Know your IP: Differences among copyrights, patents and trademarks

Aug 8, 2018 | Trademark Knowledge

Admit it, sometimes we are confused about the differences between these different types of intellectual property. They are often misused, and often causes confusion. In this article, we will discuss these differences so that you can understand them better.


Once you produce something which can be called intellectual property it needs protection. Things like movies, artworks, literary works, photographs, music etc. all fall under the category of copyright.

Copyright is the right of any person to publish, reproduce or sell their original work. One thing that needs to be cleared up is that copyright only covers the material expression but not any concepts or ideas, so the property you would want to copyright has to be a tangible one. The author or the producer can authorize others to work under this copyright. He or she also has the option to transfer the rights to any copyright.

Your business owns the copyright to works created by employees but outside contractors own the copyright to any work they create for you unless you specify differently in a contract.

Unlike most other intellectual property rights, copyright does not require registration. It is an automatic right upon completion of the work.

In Taiwan, copyrights are valid for the life of the author plus fifty years.  If the author is a company, the copyright is valid for fifty years after the date of first publication.


Definition of patent

A patent is a special right for intellectual property,  in other words rights over material created by one’s intellect. Patent’s can be issued over a number of different materials including discoveries, arts, inventions, symbols, designs and so on. A patent granted in Taiwan is valid for 20 years.

Purpose of patent

The primary purpose of a patent is to protect the inventor’s interests and public welfare. Once you have the patent, you have “the right to exclude others from making, using, offering for sale, or selling”, or “importing” the invention.

Lifespan of patent

The total span of a patent varies according to the type of patent in question. Design patents have total span of 15 years from the date of issuing or if it is recorded after May 13, 2015, utility patents or plant patents last for 20 years from the date on which the application for the patent was recorded in Taiwan.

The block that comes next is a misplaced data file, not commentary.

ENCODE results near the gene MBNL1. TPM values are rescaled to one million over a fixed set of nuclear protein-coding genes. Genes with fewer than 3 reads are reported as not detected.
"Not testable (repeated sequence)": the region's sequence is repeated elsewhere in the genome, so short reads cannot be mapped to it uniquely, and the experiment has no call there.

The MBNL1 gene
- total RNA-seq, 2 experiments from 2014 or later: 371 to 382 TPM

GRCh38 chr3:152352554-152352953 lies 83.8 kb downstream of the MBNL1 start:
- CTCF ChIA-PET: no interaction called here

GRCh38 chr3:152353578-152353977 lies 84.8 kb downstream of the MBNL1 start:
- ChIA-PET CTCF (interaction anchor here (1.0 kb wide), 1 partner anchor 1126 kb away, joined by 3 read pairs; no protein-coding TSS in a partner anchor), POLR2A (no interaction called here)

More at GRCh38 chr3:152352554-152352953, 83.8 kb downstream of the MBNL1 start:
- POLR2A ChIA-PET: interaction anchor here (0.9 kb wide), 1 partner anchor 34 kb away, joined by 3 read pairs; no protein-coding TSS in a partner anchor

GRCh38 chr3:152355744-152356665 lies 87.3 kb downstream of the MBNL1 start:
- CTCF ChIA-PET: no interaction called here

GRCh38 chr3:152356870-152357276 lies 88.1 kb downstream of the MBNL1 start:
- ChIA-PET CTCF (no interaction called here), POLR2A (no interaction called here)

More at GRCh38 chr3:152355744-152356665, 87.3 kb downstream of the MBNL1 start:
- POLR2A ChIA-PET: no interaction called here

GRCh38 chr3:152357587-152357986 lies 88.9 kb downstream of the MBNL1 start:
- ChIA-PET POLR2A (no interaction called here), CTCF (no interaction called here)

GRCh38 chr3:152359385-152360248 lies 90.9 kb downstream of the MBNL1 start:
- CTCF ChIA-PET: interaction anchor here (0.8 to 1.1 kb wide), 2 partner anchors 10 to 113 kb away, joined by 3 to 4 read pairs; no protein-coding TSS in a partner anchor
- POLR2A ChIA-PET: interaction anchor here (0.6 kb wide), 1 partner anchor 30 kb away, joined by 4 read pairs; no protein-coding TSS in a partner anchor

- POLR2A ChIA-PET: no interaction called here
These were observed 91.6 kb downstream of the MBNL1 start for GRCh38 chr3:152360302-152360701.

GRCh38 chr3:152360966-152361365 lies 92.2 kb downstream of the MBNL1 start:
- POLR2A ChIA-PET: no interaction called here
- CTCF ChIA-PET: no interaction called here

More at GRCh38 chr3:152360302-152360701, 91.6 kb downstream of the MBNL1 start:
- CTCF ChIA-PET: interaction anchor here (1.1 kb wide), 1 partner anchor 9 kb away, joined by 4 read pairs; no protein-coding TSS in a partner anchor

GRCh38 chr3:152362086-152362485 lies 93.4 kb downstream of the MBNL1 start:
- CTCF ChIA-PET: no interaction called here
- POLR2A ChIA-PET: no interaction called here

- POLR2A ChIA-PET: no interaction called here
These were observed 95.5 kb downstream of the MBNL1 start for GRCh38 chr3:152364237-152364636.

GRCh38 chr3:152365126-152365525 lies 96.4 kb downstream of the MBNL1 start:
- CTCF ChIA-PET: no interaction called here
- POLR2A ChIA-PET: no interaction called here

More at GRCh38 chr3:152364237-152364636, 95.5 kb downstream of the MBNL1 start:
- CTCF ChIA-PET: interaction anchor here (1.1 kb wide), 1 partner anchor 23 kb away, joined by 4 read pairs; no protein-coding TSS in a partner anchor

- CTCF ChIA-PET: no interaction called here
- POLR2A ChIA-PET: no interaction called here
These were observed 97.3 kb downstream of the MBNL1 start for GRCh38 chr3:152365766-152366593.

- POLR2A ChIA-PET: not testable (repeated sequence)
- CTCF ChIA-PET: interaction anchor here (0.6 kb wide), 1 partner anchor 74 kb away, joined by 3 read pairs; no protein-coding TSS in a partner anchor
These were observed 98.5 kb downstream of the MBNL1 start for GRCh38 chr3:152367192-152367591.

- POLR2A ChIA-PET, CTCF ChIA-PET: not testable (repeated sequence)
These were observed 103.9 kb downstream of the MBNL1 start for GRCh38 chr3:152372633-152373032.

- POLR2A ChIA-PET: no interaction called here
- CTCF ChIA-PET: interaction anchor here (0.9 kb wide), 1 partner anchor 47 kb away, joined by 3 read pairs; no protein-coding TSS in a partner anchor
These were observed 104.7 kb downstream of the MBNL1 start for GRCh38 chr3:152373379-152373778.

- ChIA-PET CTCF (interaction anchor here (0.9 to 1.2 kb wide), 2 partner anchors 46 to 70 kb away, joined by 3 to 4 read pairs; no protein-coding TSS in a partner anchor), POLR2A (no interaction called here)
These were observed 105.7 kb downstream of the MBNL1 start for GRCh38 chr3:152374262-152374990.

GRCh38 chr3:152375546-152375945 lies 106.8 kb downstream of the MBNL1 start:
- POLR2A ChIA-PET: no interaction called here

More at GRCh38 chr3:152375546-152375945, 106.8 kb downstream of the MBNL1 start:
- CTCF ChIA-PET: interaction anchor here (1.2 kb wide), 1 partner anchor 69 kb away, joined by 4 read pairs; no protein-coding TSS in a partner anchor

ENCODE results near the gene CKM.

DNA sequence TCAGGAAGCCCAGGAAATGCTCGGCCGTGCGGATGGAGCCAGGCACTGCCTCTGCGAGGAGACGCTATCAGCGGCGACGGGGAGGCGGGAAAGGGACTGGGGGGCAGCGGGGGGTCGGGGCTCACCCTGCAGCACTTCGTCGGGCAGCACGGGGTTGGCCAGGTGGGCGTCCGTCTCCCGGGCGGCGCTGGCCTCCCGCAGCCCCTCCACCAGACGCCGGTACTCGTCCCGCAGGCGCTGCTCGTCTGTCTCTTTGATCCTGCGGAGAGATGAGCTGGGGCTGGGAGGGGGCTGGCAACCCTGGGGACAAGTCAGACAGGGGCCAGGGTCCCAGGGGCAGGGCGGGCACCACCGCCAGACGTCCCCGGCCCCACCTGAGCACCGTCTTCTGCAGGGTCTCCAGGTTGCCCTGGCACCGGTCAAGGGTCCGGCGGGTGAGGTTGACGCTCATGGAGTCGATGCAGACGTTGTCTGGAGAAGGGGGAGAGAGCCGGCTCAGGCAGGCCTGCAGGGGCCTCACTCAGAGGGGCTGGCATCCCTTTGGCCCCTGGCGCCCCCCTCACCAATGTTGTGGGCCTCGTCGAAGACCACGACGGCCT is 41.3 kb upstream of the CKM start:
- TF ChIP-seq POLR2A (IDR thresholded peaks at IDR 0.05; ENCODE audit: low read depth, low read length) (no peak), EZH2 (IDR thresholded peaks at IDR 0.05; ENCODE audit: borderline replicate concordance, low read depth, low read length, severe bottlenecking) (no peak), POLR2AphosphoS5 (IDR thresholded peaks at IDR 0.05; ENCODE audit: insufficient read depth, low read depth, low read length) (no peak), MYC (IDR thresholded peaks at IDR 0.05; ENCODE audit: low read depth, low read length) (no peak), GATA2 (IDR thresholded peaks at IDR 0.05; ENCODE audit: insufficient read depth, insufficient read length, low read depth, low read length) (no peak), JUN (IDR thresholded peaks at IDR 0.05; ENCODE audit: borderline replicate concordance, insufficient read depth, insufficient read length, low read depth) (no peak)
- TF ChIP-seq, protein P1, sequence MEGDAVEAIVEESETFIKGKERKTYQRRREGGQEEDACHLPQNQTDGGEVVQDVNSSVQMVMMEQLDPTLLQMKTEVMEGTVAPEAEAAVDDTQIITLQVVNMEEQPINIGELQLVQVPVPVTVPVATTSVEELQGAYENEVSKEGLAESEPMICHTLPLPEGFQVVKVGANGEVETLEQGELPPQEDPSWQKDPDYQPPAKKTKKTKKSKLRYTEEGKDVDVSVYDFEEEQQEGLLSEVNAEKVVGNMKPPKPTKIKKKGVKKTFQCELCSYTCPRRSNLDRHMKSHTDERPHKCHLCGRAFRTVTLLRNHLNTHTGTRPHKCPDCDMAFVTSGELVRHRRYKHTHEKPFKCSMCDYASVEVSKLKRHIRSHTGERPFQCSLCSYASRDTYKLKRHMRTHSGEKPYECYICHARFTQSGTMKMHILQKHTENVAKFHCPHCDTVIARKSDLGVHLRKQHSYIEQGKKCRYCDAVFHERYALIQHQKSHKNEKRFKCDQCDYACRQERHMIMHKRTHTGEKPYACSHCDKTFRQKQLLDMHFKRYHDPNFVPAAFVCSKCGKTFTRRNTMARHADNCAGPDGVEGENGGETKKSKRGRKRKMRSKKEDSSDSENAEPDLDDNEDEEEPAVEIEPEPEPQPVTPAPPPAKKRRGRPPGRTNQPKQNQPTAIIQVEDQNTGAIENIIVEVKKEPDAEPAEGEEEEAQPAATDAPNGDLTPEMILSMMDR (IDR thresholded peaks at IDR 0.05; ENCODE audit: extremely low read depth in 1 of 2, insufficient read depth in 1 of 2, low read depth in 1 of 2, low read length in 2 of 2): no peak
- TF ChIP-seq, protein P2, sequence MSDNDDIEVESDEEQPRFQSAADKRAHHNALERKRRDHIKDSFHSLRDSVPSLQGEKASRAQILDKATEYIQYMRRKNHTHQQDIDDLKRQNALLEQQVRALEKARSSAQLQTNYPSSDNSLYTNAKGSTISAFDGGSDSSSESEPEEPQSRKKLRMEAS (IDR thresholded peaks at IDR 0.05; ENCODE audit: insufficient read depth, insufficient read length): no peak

Filling procedure

The official language in which patent can be filed is Chinese but late submission in other languages are also possible. The patent application must follow this format: a request, description, claim, abstract, and any drawings. Within 4 months of the initial application for a patent, a signed copy of power of attorney has to be presented. This period of 4 months cannot be extended at any cost. Afterward, a certified copy of the priority document has to be submitted.


Definition of trademark

A trademark is known as a single word or name, an image or gadget that demonstrates the credibility of the source of a product during any trade or exchange process.

Definition of service mark

A service mark is the same as a trademark with the exception that it recognizes and distinguishes the source of a service as opposed to an item. Terms such as “trademark” and “mark” are usually used to identify both trademarks and service marks.

Purpose of trademark

Trademarks are registered with the purpose of preventing others from branding under the same name. But trademarks cannot protect other companies from making the same merchandise or copying inventions. Trademarks are valid for 10 years and can be extended indefinitely. Trademarks need to be registered at the Taiwan Intellectual Property Office (TIPO).

Filling process

You must submit necessary documents and pay the designated fees if you want to attain a trademark. We have written a very detailed description of the Taiwan trademark application procedure here. Be sure to do your trademark search and deal with a trusted trademark agent to help you sort out which classifications you can register your trademark.

MUSA Trademark can assist you in researching and filing trademarks in Taiwan, China and around the world. Read about our case studies here and learn more about how we help our clients. If you have any questions, please don’t hesitate to use the contact form below.

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